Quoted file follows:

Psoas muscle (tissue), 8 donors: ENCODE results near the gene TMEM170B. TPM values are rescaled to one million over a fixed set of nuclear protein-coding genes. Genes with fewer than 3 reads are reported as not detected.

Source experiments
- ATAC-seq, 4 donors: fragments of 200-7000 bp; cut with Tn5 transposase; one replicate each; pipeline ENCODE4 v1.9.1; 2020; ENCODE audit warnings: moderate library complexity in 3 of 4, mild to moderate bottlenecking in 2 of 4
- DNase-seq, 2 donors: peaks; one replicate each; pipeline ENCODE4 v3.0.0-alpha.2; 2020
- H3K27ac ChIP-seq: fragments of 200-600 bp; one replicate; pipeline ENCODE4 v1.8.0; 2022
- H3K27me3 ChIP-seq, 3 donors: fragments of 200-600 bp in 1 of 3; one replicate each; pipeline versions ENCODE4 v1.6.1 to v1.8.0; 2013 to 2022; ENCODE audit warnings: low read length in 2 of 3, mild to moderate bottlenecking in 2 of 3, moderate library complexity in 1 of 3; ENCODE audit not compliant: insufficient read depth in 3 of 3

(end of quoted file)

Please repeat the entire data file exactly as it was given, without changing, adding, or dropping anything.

Psoas muscle (tissue), 8 donors: ENCODE results near the gene TMEM170B. TPM values are rescaled to one million over a fixed set of nuclear protein-coding genes. Genes with fewer than 3 reads are reported as not detected.

Source experiments
- ATAC-seq, 4 donors: fragments of 200-7000 bp; cut with Tn5 transposase; one replicate each; pipeline ENCODE4 v1.9.1; 2020; ENCODE audit warnings: moderate library complexity in 3 of 4, mild to moderate bottlenecking in 2 of 4
- DNase-seq, 2 donors: peaks; one replicate each; pipeline ENCODE4 v3.0.0-alpha.2; 2020
- H3K27ac ChIP-seq: fragments of 200-600 bp; one replicate; pipeline ENCODE4 v1.8.0; 2022
- H3K27me3 ChIP-seq, 3 donors: fragments of 200-600 bp in 1 of 3; one replicate each; pipeline versions ENCODE4 v1.6.1 to v1.8.0; 2013 to 2022; ENCODE audit warnings: low read length in 2 of 3, mild to moderate bottlenecking in 2 of 3, moderate library complexity in 1 of 3; ENCODE audit not compliant: insufficient read depth in 3 of 3